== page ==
Truthfully, I enjoy the tinker aspect of this hobby immensely, perhaps as much as flying, which is fascinating no matter what's in the air. Always wanted to try it and I'm glad I started with heli's, but have always been curious about planes. Just figured they were not as much fun (I like a challenge!). Worst case scenario, I crash in 5 secs, I still have the electronics to migrate to a heli anyway.

Given your background in planes, I wondered what your thought might be about learning planes AFTER learning heli's. I can relate to barracuda's comments about not messing with both simultaneously, and hope I'm not making too much of a mistake building this thing. Hell, it might set on the shelf for the next few months as I am really wanting to get over this "nose in hover" things that's presently hanging me up. I guess one of the other things I was hoping for was what tailspin mentioned.... "i'd fly a plank just to calm down". Hopefully, I'm not getting in over my head with it.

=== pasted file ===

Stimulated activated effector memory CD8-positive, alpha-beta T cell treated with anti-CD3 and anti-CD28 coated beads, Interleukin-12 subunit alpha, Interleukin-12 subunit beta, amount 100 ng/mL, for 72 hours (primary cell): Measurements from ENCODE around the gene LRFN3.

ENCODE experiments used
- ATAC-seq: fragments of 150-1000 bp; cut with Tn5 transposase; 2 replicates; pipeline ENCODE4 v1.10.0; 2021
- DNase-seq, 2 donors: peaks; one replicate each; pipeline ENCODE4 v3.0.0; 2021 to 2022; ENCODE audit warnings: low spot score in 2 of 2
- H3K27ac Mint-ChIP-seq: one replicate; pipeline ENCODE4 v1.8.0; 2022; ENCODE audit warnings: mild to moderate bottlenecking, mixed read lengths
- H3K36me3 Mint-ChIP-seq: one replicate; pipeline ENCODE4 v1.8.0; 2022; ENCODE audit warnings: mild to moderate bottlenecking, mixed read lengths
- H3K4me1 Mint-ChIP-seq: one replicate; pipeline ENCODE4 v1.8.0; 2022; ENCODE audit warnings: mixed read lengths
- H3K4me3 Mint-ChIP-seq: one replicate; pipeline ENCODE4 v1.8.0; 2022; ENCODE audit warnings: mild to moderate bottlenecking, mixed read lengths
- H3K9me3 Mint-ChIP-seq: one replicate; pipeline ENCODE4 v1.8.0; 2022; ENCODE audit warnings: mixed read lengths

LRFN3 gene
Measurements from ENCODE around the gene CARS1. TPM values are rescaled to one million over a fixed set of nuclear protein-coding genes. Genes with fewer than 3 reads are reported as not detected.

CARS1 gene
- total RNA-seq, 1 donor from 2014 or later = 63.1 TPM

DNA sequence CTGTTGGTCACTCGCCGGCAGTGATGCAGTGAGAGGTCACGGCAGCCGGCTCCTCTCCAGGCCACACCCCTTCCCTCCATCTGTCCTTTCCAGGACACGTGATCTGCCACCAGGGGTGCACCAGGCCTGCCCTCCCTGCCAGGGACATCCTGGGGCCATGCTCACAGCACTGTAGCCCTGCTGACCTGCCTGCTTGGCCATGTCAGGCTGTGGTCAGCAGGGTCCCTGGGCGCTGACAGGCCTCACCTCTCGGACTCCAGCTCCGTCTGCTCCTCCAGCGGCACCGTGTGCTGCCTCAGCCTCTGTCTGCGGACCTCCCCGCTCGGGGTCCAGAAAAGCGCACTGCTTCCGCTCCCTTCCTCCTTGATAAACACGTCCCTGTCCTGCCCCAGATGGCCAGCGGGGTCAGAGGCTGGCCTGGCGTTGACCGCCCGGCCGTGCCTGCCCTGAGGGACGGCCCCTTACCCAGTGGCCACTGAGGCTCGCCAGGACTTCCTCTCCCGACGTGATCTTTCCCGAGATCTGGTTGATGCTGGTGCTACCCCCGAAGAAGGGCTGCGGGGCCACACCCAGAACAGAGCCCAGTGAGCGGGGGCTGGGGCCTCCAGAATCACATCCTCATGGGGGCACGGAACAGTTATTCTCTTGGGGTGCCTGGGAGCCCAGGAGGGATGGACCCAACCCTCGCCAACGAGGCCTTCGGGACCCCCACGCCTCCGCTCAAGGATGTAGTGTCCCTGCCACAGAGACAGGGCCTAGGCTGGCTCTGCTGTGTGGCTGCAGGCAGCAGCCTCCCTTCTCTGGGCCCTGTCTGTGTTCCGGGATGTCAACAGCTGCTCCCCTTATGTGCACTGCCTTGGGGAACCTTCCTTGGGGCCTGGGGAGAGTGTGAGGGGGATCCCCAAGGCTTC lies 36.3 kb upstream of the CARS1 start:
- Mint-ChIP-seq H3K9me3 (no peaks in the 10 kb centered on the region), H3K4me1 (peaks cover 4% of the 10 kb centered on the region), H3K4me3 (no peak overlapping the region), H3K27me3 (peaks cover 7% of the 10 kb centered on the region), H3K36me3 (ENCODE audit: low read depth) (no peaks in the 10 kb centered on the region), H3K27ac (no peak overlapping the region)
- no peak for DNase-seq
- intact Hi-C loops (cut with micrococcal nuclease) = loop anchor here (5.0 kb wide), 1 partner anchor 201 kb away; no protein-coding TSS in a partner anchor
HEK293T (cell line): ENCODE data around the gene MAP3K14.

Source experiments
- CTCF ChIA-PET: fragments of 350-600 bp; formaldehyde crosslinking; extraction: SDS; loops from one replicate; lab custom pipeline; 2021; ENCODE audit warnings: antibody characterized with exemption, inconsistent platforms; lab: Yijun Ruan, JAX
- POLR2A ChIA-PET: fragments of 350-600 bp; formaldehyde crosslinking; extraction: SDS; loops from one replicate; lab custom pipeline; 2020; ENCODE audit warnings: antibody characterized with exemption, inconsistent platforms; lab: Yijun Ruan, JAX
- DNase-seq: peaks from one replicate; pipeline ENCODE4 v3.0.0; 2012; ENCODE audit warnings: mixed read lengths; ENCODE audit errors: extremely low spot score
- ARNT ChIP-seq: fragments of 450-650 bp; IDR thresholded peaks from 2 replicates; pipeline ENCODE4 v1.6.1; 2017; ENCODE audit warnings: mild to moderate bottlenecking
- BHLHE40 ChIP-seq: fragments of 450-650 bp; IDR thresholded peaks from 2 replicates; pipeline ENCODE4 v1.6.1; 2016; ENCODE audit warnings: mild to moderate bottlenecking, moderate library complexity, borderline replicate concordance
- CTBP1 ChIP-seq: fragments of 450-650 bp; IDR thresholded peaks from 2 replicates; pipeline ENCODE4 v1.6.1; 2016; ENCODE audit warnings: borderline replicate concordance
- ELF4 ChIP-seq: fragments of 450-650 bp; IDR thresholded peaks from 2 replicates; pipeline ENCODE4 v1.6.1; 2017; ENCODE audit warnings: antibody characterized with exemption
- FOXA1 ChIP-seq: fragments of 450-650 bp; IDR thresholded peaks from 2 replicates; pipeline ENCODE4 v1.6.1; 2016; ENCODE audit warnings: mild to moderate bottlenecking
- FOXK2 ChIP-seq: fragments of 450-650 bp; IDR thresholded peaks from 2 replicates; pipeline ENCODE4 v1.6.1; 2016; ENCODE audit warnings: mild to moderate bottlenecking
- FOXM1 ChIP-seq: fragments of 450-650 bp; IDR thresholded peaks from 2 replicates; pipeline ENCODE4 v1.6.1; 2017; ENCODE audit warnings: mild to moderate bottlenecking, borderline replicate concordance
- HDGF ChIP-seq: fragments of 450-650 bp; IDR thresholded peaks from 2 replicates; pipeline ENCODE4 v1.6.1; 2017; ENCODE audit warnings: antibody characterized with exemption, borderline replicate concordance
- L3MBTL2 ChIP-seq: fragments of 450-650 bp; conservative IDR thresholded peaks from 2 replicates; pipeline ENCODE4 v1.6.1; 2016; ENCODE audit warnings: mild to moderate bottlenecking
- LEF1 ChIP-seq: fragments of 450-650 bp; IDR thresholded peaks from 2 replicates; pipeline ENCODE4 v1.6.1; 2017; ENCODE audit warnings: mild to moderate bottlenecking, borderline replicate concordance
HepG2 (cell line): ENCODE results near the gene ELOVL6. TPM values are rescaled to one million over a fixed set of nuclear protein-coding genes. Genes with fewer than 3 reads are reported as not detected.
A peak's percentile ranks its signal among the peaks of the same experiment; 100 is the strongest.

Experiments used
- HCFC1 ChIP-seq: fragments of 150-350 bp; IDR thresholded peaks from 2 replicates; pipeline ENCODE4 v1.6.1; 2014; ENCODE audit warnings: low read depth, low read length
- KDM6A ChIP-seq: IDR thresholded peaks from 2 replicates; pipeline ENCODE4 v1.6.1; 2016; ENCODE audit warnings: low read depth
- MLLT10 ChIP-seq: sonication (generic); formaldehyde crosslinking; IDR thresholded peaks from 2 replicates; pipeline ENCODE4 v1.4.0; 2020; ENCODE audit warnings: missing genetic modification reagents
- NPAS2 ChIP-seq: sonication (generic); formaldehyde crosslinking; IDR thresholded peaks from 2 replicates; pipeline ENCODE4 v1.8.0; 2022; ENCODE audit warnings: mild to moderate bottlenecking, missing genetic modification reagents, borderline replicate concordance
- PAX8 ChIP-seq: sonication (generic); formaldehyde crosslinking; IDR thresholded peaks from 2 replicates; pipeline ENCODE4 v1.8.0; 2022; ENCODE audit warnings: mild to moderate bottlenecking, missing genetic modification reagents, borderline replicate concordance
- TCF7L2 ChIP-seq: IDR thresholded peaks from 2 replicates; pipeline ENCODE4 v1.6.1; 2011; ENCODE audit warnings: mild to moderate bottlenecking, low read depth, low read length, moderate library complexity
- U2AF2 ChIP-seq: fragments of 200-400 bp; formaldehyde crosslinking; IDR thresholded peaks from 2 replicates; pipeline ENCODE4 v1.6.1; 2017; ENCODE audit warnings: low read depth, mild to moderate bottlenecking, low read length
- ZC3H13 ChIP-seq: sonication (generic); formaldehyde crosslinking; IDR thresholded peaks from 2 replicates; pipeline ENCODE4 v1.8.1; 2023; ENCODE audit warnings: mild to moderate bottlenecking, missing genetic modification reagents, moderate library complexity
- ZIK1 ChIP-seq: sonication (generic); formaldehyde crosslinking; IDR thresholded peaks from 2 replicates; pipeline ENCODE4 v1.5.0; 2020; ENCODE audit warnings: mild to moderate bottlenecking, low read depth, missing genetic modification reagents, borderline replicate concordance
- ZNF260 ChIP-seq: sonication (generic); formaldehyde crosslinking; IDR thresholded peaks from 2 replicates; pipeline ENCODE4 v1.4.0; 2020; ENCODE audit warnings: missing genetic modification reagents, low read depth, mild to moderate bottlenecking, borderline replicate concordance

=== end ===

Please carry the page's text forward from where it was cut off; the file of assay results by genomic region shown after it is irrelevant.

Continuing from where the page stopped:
Thanks for all you comments. They are appreciated.

VM

Perfectly sliced air every time!

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05-15-2008 09:58 PM  9 years agoPost 9
fla heli boy

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cape coral, florida

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valid question

and my response is: yes it does help. Because of the orientation.
I advanced rapidly on helis because I had a lot of plank time.
Does not apply to everything of course.
I mostly fly heli on the sim, but now and then I start out with a radical plank to quiet down the dumb thumbs, then go to heli.

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05-15-2008 10:00 PM  9 years agoPost 10
BarracudaHockey